vMotion fails at 21% with error 195887371

How to troubleshoot vMotion issues

Troubleshooting vMotion issues is in most cases a matter of networking issues. I will demonstrate in this case how to trace down the problem and how to find possible culprits.

What’s the problem?

Initiating a host vMotion between esx1 and esx2 passes all pre-checks, but then fails at 21% progress.

Migrate virtual machine:Failed waiting for data. Error 195887371. The ESX hosts failed to connect over the VMotion network.

See the error stack for details on the cause of this problem.
Time: 07.01.2018 19:08:08
Target: WSUS
vCenter Server: vc
Error Stack
Migration [167797862:1515348488969364] failed to connect to remote host <192.168.45.246> from host <10.0.100.102>: Timeout.
vMotion migration [167797862:1515348488969364] vMotion migration [167797862:1515348488969364] stream thread failed to connect to the remote host <192.168.45.246>: The ESX hosts failed to connect over the VMotion network
The vMotion migrations failed because the ESX hosts were not able to connect over the vMotion network. Check the vMotion network settings and physical network configuration. 
Migration [167797862:1515348488969364] failed to connect to remote host <10.0.100.102> from host <192.168.45.246>: Timeout.
vMotion migration [167797862:1515348488969364] failed to create a connection with remote host <10.0.100.102>: The ESX hosts failed to connect over the VMotion network
Failed waiting for data. Error 195887371. The ESX hosts failed to connect over the VMotion network.

Check VLAN

My first step was to check the VLAN settings of my vmkernel adapter.

Both vmkernel ports on each host were set to VLAN 100.

 

All Switchports were tagged members of VLAN 20 (iSCSI) and VLAN 100 (vMotion).

vMotion enabled?

One of the simplest causes is not enabling the kernelport for vMotion. It may sound stupid, but it happens quite often. 🙂

But as you can see in the picture above, it is vMotion enabled (and on the other host too).

Check connectivitiy

Next step is usually to send a vmkping over the adapter in question. We’ll send a PING over vmk3 (vMotion) to its corresponding partner on esx2 with IP 10.0.100.102. Parameters -4 will force the ping over IPv4 and -I makes sure to use interface vmk3 (vMotion).

[root@esx1:~] vmkping -4 -v -I vmk3 10.0.100.102
PING 10.0.100.102 (10.0.100.102): 56 data bytes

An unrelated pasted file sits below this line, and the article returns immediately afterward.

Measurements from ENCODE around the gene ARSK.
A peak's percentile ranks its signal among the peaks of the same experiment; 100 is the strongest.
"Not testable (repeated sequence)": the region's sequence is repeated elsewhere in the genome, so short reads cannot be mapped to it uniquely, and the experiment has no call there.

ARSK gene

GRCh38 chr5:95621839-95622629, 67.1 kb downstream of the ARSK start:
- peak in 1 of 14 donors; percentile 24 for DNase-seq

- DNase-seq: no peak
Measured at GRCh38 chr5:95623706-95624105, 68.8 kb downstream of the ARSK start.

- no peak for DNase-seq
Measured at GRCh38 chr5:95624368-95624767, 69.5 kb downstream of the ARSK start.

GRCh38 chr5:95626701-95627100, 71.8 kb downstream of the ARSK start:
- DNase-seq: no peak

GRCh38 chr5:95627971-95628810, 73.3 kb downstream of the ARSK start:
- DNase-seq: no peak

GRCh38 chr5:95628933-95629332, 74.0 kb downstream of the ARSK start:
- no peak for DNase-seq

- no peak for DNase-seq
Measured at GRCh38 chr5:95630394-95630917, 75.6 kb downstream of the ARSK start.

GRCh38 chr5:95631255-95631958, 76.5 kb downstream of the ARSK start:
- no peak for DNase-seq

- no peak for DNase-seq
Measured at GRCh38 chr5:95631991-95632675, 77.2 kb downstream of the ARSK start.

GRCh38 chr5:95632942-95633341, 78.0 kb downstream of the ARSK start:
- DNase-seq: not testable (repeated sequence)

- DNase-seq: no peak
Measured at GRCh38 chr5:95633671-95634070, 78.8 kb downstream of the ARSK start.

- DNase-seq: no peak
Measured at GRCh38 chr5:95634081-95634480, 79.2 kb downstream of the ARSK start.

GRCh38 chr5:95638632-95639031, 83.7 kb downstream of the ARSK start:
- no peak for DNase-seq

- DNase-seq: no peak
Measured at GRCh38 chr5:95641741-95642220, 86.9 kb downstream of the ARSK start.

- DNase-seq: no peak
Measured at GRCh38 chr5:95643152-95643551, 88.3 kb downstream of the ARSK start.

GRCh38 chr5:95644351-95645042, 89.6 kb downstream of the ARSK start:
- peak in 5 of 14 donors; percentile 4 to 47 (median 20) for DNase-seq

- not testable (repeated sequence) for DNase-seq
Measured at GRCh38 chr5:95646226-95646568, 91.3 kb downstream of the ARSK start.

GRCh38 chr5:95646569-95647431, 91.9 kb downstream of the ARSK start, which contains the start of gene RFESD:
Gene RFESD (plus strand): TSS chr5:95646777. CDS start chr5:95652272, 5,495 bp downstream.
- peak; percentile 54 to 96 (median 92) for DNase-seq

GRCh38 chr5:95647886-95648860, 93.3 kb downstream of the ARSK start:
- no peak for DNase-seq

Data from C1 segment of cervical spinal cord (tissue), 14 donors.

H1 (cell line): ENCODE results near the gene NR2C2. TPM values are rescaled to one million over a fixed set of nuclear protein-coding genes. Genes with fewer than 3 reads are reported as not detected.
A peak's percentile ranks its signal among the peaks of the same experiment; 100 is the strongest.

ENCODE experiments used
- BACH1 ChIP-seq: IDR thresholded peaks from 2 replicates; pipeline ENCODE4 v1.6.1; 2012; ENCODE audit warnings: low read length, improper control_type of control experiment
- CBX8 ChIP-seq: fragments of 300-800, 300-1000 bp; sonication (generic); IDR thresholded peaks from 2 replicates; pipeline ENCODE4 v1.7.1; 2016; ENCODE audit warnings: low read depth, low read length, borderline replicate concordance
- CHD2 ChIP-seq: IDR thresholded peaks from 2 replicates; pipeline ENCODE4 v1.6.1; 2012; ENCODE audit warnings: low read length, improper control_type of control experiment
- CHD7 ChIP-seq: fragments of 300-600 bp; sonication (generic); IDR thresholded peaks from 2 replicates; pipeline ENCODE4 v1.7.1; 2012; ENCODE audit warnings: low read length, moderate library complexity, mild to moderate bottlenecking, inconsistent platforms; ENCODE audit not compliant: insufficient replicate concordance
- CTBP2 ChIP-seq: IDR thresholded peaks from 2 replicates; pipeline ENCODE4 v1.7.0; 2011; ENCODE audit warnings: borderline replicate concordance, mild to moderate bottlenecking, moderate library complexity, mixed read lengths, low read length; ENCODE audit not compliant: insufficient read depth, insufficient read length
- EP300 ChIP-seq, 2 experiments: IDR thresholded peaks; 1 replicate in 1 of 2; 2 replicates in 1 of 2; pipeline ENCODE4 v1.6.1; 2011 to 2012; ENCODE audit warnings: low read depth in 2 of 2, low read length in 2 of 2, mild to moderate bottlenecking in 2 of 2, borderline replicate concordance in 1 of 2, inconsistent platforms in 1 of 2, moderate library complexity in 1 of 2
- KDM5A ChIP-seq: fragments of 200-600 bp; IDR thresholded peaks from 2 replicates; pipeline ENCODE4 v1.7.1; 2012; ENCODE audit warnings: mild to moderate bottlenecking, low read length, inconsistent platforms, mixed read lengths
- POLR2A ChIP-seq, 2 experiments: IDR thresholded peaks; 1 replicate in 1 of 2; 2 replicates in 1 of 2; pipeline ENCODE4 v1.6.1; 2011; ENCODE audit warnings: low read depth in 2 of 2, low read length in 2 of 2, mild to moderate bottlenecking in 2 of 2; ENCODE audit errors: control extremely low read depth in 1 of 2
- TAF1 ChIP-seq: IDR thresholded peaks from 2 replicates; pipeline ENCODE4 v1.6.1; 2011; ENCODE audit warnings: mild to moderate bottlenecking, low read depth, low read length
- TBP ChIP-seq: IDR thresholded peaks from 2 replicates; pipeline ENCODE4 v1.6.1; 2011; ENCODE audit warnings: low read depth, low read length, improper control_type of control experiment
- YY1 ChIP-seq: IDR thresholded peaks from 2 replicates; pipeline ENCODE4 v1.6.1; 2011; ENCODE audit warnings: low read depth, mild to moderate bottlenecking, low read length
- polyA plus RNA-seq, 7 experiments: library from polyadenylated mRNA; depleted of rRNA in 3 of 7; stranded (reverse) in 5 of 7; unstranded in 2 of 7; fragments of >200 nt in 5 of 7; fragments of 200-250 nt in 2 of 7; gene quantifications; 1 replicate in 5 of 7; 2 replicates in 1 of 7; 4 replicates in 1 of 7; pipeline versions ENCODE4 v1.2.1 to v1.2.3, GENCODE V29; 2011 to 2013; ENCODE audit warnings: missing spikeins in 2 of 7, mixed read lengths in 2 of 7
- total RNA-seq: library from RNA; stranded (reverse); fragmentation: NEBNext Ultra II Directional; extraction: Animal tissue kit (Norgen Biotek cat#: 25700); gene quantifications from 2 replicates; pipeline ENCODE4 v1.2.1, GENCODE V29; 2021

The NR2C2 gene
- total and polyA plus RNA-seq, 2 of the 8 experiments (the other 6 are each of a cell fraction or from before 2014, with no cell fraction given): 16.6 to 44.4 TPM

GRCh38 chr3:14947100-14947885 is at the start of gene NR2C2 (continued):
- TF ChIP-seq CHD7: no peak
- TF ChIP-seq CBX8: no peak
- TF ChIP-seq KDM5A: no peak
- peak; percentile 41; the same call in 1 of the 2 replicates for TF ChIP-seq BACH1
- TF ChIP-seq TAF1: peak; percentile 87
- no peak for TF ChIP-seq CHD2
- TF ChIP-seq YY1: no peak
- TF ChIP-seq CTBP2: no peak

64 bytes from 10.0.100.102: icmp_seq=0 ttl=64 time=0.353 ms
64 bytes from 10.0.100.102: icmp_seq=1 ttl=64 time=0.502 ms
64 bytes from 10.0.100.102: icmp_seq=2 ttl=64 time=0.456 ms

--- 10.0.100.102 ping statistics ---
3 packets transmitted, 3 packets received, 0% packet loss
round-trip min/avg/max = 0.353/0.437/0.502 ms

This is a very important test. It shows us that there is connectivity between both vMotion kerneladapters.

What about MTU?

Jumbo frames have a Maximum Transmission Unit (MTU) set to 9000. A common source of connectivity issues. You need to make sure that all interfaces along the path have MTU 9000 set. We can check it with a customized PING command. Option -s will send a 8972 byte frame. Option -d stands for „do not fragment“. So we will send a 8972 byte frame to the kernelport of esx2. If somewhere on the path a standard MTU of 1500 is set, the ping will fail.

[root@esx1:~] vmkping -4 -d -s 8972 -I vmk3 10.0.100.102
PING 10.0.100.102 (10.0.100.102): 8972 data bytes
8980 bytes from 10.0.100.102: icmp_seq=0 ttl=64 time=0.601 ms
8980 bytes from 10.0.100.102: icmp_seq=1 ttl=64 time=0.449 ms
8980 bytes from 10.0.100.102: icmp_seq=2 ttl=64 time=0.447 ms

--- 10.0.100.102 ping statistics ---
3 packets transmitted, 3 packets received, 0% packet loss
round-trip min/avg/max = 0.447/0.499/0.601 ms

We can see from the result, that there’s no problem with the MTU. All packets were properly transmitted.

Other vMotion Networks?

At this point. Everything should be fine – but obviously it isn’t.

What if there is another vMotion enabled kernelport in a different network? We might check every kernelport manually, but ist is smarter with a script.

Open PowerCLI and connect to your vCenter

Connect-VIserver vc

Enter Credentials and execute this one-liner:

Get-VMHostNetworkAdapter -VMKernel | select VMhost, Name, IP, SubnetMask, PortGroupName, vMotionEnabled, mtu | where {$_.VMotionEnabled}

It will check all kernelport adapters on all hosts where VMotion is enabled.

VMHost : esx2.xxxx.xxxx.de
Name : vmk3
IP : 10.0.100.102
SubnetMask : 255.255.255.0
PortGroupName : vMotion
VMotionEnabled : True
Mtu : 9000

VMHost : esx1.xxxx.xxxx.de
Name : vmk0
IP : 192.168.45.246
SubnetMask : 255.255.255.0
PortGroupName : Management Network
VMotionEnabled : True
Mtu : 1500

VMHost : esx1.xxxx.xxxx.de
Name : vmk3
IP : 10.0.100.101
SubnetMask : 255.255.255.0
PortGroupName : vMotion
VMotionEnabled : True
Mtu : 9000

Now here’s the problem: There is still a vMotion enabled Management Network Adapter in subnet 192.168.45.0 on esx1.

After migration vMotion to a new network, it’s been forgotten to uncheck vMotion on the old Management Network Portgroup. Packets sent over vmk0 on esx1 could not reach a corresponding kernelport on esx2 and the whole process failed.

 

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